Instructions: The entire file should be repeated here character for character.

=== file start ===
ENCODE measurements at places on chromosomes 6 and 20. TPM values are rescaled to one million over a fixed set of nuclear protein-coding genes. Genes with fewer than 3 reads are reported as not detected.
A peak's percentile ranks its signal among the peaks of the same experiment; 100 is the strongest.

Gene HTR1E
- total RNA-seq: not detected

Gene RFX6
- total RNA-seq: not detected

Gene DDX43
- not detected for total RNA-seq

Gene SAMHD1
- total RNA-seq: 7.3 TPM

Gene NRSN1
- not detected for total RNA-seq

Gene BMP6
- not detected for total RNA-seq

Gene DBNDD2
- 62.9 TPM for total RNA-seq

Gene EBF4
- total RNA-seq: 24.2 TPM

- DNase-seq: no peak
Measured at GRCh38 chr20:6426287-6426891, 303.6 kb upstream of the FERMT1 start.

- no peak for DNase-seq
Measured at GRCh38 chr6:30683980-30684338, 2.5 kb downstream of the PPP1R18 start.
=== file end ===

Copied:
ENCODE measurements at places on chromosomes 6 and 20. TPM values are rescaled to one million over a fixed set of nuclear protein-coding genes. Genes with fewer than 3 reads are reported as not detected.
A peak's percentile ranks its signal among the peaks of the same experiment; 100 is the strongest.

Gene HTR1E
- total RNA-seq: not detected

Gene RFX6
- total RNA-seq: not detected

Gene DDX43
- not detected for total RNA-seq

Gene SAMHD1
- total RNA-seq: 7.3 TPM

Gene NRSN1
- not detected for total RNA-seq

Gene BMP6
- not detected for total RNA-seq

Gene DBNDD2
- 62.9 TPM for total RNA-seq

Gene EBF4
- total RNA-seq: 24.2 TPM

- DNase-seq: no peak
Measured at GRCh38 chr20:6426287-6426891, 303.6 kb upstream of the FERMT1 start.

- no peak for DNase-seq
Measured at GRCh38 chr6:30683980-30684338, 2.5 kb downstream of the PPP1R18 start.